}

        if ($this->data->blog->updateFailed()) {
            // 500 Server Error
            // (i.e., valid data, but update failed for some other reason)
            $this->response->status->set(500);
            return;
        }

        if (! $this->data->blog->isValid()) {
            // 422 Unprocessable Entity
            // (invalid data submitted)
            $this->response->setStatus(422);
            $this->view->setData($this->data);
            $content = $this->view->render('update');
            $this->response->body->setContent($content);
            return;
        }

        // 200 OK
        // (i.e., the update worked)
        $this->view->setData($this->data);
        $content = $this->view->render('update');
        $this->response->body->setContent($content);
    }
}
?>

But at this point we’re still inspecting the Domain result to see how we should present it. This strikes me as a lot of work to determine something the Domain already knows.

Instead of re-discovering the Domain status in the Responder, we should let the Domain tell us not only the data, but also what to think about that data. The Domain should give us an indication as to what it tried to do, and whether it succeeded or not. Then we can completely skip the inspection of the Domain results and present those results without lots of additional work.

The key to doing this is something called a Domain Payload Object. (Initially I called this a “Domain Result” but my recent reading of Vernon’s Implementing Domain Driven Design revealed the term to me. I love finding the right word for a concept!)

With a Domain Payload, we wrap the Domain results in an object that carries those results for us. We can then extend the semantics of the Domain Payload to tell us what kind of payload it carries. Something as simple as the class name of the Domain Payload can give us that information.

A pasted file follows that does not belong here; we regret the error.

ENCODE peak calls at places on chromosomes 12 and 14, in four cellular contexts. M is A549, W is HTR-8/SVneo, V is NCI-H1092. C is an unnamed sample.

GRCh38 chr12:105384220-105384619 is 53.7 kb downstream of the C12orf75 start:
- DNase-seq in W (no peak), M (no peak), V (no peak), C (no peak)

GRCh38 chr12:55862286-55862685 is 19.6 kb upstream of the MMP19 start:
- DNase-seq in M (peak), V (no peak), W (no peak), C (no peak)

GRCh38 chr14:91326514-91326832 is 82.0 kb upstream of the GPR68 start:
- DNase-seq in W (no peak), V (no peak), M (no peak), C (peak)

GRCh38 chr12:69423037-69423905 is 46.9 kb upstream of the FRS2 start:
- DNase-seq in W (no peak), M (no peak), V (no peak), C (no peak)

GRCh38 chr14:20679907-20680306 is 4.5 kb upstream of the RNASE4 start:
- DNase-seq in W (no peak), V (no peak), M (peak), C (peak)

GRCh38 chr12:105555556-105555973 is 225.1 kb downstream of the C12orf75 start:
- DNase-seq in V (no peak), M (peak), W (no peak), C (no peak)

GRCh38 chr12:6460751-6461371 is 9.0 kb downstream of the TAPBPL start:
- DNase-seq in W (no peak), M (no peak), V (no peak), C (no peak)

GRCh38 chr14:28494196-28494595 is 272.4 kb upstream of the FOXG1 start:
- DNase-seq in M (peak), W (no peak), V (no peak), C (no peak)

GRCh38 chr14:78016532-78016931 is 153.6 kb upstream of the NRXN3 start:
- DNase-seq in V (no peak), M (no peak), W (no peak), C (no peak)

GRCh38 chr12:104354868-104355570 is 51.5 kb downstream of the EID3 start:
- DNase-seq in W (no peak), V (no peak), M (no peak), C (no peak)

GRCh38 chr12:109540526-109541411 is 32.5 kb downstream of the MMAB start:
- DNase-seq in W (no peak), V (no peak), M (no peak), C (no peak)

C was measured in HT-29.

In the ADR example code we will find a series of Domain Payload objects. While these map closely to HTTP response codes for simplicity’s sake, other Domains are very likely to have different kinds of payload statuses. The point is that each Payload object explicitly tells us what the results indicate: entity not found, invalid data in the entity, database error, successful update, and so on.

The BlogUpdateAction remains straightforward. However, the example BlogService‘s update() method now does all the update work, and it wraps all returned results in a Domain Payload that indicates the result status.

Finally, the BlogUpdateResponder, which itself extends an AbstractResponder, can match a Domain Payload class name to a method that presents the payload results.

Voila: no more inspection of the results to figure out presentation. We let the Domain tell us what it tried to do and whether it worked or not (and what the cause of the failure was, if any). At the presentation layer, our Responder can honor (or ignore) that information at its convenience.

New Aura v2 Stable Releases, and More

New v2 releases, and hey, what’s this about Aura.Di finally getting auto-resolution of typehinted parameters?

First, we have brand new 2.0.0 stable releases of these v2 packages!

Next, the Aura.Di package just got bumped to 2.0.0-beta2. This package in particular has seen some great new improvements, most notably auto-resolution of typehinted constructor parameters, and a brand-new README. Check it out at https://github.com/auraphp/Aura.Di.

Emphasis not in original; read the whole notice at http://auraphp.com/blog/2014/09/03/new-releases/.

Auto-resolution of typehinted parameters is something I’ve been against since the beginning of Aura.Di. After having used implicit magical convention for a long time, I have learned to prefer explicit configuration. However, auto-resolution turned out to be relatively simple to add, and the tradeoff of not having to explicitly specify every lazyNew('ClassName') every time on every parameter seems reasonable. (One hopes one does not get burned later for having made this concession.)